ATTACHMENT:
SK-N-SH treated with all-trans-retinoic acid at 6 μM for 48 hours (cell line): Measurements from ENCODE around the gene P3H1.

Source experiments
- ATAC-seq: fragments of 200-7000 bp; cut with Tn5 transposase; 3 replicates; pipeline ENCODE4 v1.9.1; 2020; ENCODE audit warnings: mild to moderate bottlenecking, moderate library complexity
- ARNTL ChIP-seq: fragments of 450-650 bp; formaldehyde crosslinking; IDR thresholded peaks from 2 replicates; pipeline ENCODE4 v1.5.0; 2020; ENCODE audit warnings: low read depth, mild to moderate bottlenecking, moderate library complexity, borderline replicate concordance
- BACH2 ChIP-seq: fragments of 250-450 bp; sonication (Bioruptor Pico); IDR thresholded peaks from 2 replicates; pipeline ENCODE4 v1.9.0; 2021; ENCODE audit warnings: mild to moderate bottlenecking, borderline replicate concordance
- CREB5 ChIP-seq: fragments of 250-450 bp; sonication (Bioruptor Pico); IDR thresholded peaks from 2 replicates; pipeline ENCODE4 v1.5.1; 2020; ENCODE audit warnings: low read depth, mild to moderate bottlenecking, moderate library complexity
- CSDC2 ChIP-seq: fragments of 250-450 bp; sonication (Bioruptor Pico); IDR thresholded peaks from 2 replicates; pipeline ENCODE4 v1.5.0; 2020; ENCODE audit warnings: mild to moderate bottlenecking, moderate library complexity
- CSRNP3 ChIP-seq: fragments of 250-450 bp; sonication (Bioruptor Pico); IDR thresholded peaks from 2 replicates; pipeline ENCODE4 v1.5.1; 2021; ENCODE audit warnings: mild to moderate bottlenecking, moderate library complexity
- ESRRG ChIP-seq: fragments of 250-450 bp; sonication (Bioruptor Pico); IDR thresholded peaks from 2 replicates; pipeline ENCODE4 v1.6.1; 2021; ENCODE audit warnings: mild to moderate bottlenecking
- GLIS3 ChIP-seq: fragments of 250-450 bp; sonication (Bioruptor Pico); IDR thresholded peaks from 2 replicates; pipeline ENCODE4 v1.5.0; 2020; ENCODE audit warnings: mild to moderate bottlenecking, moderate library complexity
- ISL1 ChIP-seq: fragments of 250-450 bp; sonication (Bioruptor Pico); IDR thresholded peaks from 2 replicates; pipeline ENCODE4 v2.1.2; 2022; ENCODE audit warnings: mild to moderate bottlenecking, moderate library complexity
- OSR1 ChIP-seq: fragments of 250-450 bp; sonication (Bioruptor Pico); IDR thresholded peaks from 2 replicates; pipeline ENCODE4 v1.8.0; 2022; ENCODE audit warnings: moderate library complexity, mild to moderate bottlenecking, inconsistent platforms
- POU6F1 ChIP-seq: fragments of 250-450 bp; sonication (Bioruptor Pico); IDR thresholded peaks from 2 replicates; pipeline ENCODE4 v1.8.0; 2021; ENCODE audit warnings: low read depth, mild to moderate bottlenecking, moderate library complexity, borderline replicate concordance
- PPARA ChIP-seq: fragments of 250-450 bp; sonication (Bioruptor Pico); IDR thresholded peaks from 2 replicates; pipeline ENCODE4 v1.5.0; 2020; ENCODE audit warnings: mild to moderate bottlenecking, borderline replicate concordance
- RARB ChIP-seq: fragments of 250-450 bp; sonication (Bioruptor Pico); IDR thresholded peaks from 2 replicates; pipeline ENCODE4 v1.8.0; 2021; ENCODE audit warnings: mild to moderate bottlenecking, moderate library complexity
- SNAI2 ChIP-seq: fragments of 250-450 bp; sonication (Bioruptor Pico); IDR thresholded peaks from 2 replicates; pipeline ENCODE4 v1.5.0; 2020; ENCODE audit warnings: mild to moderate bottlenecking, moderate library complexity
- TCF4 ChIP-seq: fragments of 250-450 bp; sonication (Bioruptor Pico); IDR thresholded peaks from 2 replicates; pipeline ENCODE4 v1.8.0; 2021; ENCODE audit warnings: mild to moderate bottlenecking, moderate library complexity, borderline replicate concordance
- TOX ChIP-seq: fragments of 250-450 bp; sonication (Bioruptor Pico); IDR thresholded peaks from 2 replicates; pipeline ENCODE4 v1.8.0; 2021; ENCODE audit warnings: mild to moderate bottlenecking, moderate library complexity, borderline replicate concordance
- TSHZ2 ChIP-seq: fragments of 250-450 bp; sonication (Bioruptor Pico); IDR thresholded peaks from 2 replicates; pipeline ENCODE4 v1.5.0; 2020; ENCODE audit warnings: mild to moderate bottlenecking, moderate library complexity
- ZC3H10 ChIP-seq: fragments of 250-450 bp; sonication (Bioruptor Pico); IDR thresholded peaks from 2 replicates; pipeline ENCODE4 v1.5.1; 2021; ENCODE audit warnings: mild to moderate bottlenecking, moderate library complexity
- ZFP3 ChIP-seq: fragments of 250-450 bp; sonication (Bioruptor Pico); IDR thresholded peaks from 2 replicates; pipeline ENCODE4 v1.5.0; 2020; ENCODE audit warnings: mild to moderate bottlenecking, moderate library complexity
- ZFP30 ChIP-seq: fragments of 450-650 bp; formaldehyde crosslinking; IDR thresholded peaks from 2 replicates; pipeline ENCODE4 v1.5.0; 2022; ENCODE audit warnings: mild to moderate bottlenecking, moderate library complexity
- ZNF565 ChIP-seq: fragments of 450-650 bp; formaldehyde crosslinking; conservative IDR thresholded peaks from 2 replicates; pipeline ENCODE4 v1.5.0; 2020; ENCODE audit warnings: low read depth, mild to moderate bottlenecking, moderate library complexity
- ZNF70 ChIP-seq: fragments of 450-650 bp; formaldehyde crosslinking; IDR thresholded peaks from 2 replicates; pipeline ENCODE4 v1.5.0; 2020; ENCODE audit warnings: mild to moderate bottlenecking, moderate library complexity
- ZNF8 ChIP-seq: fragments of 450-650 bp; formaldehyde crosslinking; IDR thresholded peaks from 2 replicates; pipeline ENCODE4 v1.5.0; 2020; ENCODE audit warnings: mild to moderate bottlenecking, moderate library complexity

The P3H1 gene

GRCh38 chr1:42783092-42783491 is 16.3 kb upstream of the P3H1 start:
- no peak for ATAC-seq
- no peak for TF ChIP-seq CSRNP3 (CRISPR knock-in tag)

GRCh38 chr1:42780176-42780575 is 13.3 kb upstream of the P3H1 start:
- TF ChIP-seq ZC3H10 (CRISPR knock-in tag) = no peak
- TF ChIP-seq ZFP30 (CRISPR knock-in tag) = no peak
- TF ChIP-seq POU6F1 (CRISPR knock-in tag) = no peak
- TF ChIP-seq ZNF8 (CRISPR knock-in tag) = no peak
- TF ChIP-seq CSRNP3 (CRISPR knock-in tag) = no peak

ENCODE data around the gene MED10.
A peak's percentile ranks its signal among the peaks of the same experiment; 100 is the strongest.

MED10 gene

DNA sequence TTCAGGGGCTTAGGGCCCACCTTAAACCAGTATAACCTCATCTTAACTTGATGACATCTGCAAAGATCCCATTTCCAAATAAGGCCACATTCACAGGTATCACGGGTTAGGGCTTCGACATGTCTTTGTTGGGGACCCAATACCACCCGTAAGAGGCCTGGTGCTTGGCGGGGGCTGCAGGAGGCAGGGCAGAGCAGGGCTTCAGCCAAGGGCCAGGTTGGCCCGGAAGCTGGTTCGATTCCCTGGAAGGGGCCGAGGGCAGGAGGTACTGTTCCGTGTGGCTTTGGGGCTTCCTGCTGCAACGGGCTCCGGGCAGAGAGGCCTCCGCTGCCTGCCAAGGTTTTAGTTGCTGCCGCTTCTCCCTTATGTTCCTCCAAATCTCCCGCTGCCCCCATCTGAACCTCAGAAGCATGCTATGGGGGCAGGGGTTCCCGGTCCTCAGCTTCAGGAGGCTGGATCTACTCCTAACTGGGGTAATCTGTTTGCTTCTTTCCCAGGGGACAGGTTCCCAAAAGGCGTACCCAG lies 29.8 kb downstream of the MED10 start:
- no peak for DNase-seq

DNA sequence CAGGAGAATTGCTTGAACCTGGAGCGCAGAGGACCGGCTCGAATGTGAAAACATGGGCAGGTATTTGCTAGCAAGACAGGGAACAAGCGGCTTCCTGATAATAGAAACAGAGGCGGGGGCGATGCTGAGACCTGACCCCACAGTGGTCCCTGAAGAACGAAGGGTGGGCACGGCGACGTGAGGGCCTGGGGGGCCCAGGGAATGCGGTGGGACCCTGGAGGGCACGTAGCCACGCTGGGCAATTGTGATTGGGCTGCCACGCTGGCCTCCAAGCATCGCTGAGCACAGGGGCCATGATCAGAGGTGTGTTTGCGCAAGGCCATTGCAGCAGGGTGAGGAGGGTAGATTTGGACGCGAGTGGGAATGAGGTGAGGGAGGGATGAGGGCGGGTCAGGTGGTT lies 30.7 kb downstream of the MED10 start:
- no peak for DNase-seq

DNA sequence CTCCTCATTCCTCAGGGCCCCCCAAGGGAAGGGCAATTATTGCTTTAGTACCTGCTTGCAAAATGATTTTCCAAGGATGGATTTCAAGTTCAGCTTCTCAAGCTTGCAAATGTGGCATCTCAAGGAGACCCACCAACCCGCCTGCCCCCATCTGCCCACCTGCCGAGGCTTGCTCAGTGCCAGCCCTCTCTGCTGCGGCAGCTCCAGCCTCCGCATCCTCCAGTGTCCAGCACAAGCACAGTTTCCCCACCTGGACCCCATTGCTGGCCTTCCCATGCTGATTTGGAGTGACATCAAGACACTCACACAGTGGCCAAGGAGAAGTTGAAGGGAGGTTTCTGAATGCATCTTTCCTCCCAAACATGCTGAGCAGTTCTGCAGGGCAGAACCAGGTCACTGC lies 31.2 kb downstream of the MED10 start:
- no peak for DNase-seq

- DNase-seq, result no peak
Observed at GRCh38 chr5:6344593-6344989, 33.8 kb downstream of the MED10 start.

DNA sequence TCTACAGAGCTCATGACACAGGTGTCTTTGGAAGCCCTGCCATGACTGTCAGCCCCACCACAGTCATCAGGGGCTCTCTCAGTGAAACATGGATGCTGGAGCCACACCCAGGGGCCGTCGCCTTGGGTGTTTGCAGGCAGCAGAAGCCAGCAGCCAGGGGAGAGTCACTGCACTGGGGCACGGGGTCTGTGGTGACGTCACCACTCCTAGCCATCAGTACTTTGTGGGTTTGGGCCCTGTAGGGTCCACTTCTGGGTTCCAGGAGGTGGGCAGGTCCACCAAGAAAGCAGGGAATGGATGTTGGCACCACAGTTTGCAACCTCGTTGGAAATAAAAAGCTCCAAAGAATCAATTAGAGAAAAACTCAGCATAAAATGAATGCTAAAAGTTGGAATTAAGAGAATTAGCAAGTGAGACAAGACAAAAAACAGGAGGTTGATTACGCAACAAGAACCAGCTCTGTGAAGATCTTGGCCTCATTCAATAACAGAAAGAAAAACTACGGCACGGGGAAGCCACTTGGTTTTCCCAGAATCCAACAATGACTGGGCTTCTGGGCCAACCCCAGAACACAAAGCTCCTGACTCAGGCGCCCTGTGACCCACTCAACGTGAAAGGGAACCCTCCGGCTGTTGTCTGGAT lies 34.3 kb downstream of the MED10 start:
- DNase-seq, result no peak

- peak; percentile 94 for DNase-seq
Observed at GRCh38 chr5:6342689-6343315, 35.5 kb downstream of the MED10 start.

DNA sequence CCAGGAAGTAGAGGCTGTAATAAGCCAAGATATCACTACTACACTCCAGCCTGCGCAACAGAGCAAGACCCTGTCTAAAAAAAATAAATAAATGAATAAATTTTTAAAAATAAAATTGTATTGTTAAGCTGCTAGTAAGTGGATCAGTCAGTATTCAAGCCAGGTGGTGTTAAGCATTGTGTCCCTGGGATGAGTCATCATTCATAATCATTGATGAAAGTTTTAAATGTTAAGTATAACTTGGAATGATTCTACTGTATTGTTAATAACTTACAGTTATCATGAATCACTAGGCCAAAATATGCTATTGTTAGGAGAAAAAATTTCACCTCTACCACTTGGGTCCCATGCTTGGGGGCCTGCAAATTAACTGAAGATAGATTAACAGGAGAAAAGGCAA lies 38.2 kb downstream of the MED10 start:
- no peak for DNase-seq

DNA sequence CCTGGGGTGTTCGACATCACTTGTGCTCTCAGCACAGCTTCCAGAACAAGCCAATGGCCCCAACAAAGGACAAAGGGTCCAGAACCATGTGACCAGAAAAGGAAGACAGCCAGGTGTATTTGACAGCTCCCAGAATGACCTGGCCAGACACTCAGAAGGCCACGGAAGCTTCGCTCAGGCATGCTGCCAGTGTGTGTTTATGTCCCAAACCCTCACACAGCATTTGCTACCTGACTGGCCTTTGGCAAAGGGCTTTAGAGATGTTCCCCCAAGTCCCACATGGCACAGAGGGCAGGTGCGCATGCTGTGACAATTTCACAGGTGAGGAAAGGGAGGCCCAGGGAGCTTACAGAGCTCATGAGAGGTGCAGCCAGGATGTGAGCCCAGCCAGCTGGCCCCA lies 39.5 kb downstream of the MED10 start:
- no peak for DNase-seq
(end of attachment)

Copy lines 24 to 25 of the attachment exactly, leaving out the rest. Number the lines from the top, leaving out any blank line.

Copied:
- ZNF70 ChIP-seq: fragments of 450-650 bp; formaldehyde crosslinking; IDR thresholded peaks from 2 replicates; pipeline ENCODE4 v1.5.0; 2020; ENCODE audit warnings: mild to moderate bottlenecking, moderate library complexity
- ZNF8 ChIP-seq: fragments of 450-650 bp; formaldehyde crosslinking; IDR thresholded peaks from 2 replicates; pipeline ENCODE4 v1.5.0; 2020; ENCODE audit warnings: mild to moderate bottlenecking, moderate library complexity